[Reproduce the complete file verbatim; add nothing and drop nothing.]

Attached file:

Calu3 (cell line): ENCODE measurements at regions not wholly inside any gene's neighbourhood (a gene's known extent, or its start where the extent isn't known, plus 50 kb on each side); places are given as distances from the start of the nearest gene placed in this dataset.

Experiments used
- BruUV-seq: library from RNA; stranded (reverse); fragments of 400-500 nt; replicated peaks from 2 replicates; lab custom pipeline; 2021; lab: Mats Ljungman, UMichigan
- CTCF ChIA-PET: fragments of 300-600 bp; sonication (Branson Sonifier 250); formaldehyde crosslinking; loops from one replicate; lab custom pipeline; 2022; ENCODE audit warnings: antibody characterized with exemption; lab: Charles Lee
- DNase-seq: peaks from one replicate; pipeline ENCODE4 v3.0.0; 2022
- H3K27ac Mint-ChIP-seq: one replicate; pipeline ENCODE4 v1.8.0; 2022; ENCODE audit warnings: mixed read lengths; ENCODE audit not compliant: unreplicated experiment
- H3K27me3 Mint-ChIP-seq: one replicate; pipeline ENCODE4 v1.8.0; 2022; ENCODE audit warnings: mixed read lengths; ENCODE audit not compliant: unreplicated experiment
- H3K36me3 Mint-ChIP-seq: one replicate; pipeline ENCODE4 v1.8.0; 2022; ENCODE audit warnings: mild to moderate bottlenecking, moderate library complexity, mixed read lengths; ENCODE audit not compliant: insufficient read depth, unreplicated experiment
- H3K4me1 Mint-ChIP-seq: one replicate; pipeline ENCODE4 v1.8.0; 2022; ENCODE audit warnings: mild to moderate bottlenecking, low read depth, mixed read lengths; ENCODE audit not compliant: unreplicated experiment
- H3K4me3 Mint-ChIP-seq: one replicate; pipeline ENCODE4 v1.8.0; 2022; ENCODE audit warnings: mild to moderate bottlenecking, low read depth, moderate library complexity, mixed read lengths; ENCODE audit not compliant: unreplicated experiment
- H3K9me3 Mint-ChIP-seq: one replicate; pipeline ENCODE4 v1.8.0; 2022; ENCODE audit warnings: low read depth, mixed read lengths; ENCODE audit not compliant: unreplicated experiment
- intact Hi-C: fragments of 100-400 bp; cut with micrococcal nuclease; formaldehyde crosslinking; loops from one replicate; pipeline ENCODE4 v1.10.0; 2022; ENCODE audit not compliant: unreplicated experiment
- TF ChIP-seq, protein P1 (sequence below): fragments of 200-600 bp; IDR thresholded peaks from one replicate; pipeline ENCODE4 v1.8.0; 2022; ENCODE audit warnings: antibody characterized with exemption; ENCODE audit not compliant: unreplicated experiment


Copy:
Calu3 (cell line): ENCODE measurements at regions not wholly inside any gene's neighbourhood (a gene's known extent, or its start where the extent isn't known, plus 50 kb on each side); places are given as distances from the start of the nearest gene placed in this dataset.

Experiments used
- BruUV-seq: library from RNA; stranded (reverse); fragments of 400-500 nt; replicated peaks from 2 replicates; lab custom pipeline; 2021; lab: Mats Ljungman, UMichigan
- CTCF ChIA-PET: fragments of 300-600 bp; sonication (Branson Sonifier 250); formaldehyde crosslinking; loops from one replicate; lab custom pipeline; 2022; ENCODE audit warnings: antibody characterized with exemption; lab: Charles Lee
- DNase-seq: peaks from one replicate; pipeline ENCODE4 v3.0.0; 2022
- H3K27ac Mint-ChIP-seq: one replicate; pipeline ENCODE4 v1.8.0; 2022; ENCODE audit warnings: mixed read lengths; ENCODE audit not compliant: unreplicated experiment
- H3K27me3 Mint-ChIP-seq: one replicate; pipeline ENCODE4 v1.8.0; 2022; ENCODE audit warnings: mixed read lengths; ENCODE audit not compliant: unreplicated experiment
- H3K36me3 Mint-ChIP-seq: one replicate; pipeline ENCODE4 v1.8.0; 2022; ENCODE audit warnings: mild to moderate bottlenecking, moderate library complexity, mixed read lengths; ENCODE audit not compliant: insufficient read depth, unreplicated experiment
- H3K4me1 Mint-ChIP-seq: one replicate; pipeline ENCODE4 v1.8.0; 2022; ENCODE audit warnings: mild to moderate bottlenecking, low read depth, mixed read lengths; ENCODE audit not compliant: unreplicated experiment
- H3K4me3 Mint-ChIP-seq: one replicate; pipeline ENCODE4 v1.8.0; 2022; ENCODE audit warnings: mild to moderate bottlenecking, low read depth, moderate library complexity, mixed read lengths; ENCODE audit not compliant: unreplicated experiment
- H3K9me3 Mint-ChIP-seq: one replicate; pipeline ENCODE4 v1.8.0; 2022; ENCODE audit warnings: low read depth, mixed read lengths; ENCODE audit not compliant: unreplicated experiment
- intact Hi-C: fragments of 100-400 bp; cut with micrococcal nuclease; formaldehyde crosslinking; loops from one replicate; pipeline ENCODE4 v1.10.0; 2022; ENCODE audit not compliant: unreplicated experiment
- TF ChIP-seq, protein P1 (sequence below): fragments of 200-600 bp; IDR thresholded peaks from one replicate; pipeline ENCODE4 v1.8.0; 2022; ENCODE audit warnings: antibody characterized with exemption; ENCODE audit not compliant: unreplicated experiment